Monday, 08 March 2021 06:00

Week 2: Shattered and Scattered

Written by Jesse Neustadter

Isaac Newton’s first law of motion states that an object in motion will stay in motion while an object at rest will stay at rest. The only way for the object to change course is for it to be acted upon by force.

If something is on the move, only the force of another object or the force of friction can slow it down. If something is stationary, an outside force must set it in motion. When Jesus gave the great commission to his first disciples, telling them to “go and make disciples,” he began a spiritual movement. Jesus set the church into motion, a movement that would eventually span the globe, reaching into every corner of the planet.

The movement that Jesus began looks different than what we might expect. We might expect that the sovereign God of the universe would carry out His spiritual movement with a predictable kind of success. We might expect the movement of God to be full of triumph, marked by tangible achievements. But this is not the always the case. The movement that Jesus has set into motion faces the friction of a sinful world that can be hostile towards the gospel.

But while hostility may hinder the gospel in one area, the history of the church has shown that stopping movement in one place only causes it to go somewhere else. In Acts 8, immediately following Stephen’s martyrdom, Luke records that “there arose on that day a great persecution against the church in Jerusalem, and they were scattered throughout the regions of Judea and Samaria” (v. 1). Just a few verses later, we find that “those who were scattered went about preaching the word” (v. 4). While gospel movement can be stopped by persecution, that same persecution can also be the force that propels movement.

In Acts 8, what persecution shattered, it also scattered. We recently bought a set of drinking glasses at our house. Somehow, we go through drinking glasses like the end of time is near. We just cannot keep them from breaking. When a drinking glass falls to the floor, not only does it break, it shatters into a hundred pieces. I am always amazed that one or two pieces somehow find their way to the farthest corner of the room. While that glass has been shattered, broken into pieces by the blunt force of the hard floor, it has also been dispersed to new places.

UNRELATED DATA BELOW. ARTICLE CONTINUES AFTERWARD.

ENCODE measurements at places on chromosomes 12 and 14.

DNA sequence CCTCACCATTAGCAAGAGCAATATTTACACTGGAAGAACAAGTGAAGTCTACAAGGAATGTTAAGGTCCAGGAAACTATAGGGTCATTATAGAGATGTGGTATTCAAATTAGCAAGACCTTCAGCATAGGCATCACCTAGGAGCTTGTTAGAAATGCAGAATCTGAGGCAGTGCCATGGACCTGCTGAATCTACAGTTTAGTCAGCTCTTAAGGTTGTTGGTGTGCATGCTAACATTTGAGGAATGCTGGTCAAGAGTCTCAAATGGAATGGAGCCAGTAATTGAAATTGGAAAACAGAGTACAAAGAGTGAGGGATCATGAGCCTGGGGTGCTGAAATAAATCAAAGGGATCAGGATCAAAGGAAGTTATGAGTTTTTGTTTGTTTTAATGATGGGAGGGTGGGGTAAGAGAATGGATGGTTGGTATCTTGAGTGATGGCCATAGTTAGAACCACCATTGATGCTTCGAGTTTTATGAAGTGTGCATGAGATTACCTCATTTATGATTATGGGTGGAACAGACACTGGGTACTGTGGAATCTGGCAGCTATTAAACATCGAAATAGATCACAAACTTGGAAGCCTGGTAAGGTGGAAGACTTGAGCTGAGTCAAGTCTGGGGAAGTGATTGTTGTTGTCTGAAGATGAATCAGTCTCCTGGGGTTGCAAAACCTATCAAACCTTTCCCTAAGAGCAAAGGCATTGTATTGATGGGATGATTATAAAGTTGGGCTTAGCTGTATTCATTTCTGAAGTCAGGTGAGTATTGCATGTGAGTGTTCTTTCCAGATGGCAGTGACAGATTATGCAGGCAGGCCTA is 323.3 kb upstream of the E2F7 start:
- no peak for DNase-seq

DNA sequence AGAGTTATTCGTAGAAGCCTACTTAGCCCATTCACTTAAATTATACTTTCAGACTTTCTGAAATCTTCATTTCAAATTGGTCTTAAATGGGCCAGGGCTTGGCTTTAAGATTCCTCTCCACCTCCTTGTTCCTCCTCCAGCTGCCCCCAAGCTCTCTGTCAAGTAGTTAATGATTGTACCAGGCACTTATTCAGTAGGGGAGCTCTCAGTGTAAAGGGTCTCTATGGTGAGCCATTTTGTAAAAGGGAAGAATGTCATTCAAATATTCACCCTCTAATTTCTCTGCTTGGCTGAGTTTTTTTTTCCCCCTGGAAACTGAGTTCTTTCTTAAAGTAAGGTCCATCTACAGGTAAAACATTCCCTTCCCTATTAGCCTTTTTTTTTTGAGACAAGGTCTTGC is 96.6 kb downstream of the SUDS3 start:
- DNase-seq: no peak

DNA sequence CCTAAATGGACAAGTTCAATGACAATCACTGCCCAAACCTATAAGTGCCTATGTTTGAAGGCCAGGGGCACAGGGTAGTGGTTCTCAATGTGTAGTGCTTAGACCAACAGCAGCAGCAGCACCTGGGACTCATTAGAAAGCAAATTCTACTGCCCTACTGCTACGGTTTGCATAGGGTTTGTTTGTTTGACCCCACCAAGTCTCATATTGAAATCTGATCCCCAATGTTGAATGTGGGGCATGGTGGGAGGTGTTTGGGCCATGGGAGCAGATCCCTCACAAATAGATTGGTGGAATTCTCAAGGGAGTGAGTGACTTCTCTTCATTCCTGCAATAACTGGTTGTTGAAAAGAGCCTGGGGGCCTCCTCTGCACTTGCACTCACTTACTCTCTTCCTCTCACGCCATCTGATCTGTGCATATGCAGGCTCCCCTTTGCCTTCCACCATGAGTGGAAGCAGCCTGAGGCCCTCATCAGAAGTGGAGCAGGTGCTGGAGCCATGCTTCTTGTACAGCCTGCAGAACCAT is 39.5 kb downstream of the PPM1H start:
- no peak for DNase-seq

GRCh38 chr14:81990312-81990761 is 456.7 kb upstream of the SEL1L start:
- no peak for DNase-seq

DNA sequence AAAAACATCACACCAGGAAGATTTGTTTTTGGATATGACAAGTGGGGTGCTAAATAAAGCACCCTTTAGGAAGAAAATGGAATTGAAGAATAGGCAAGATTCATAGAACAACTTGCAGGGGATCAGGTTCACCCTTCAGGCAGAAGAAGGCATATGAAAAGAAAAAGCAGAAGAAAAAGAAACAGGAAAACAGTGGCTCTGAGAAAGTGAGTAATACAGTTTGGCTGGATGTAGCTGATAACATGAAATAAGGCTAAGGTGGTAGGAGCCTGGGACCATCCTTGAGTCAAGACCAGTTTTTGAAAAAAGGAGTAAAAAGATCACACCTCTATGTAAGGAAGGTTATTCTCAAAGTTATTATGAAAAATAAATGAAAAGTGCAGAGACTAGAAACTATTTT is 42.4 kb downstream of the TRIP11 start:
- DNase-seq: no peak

Even though persecution can lead to brokenness, and brokenness can be difficult and uncomfortable, I am convinced that God works through our brokenness. He uses it to keep us from complacency and to move us forward. He breaks us so He can scatter us to new places.

Author Bill Hull describes the movement of the gospel when he writes, “In real life, God doesn’t have a production plan; he uses us to reach others in a wide variety of ways. His glorious method is unpredictable, not smooth or symmetrical. It bursts forward with spasms of energy. It zigzags across the planet in disorganized patterns, propelled by the passion of faithful disciples.” The first disciples and the early church understood that the trials they faced propelled the gospel forward. Today, even now, the gospel is still on the move. Is it on the move through you?

As a follower of Jesus, you are called to make disciples. Making disciples requires movement and movement often follows brokenness. Let me encourage you to see your brokenness and recognize that God has shattered you in order to scatter you, to move you into the lives of others. Today, “go and make disciples.” God’s grace will empower you for the task.

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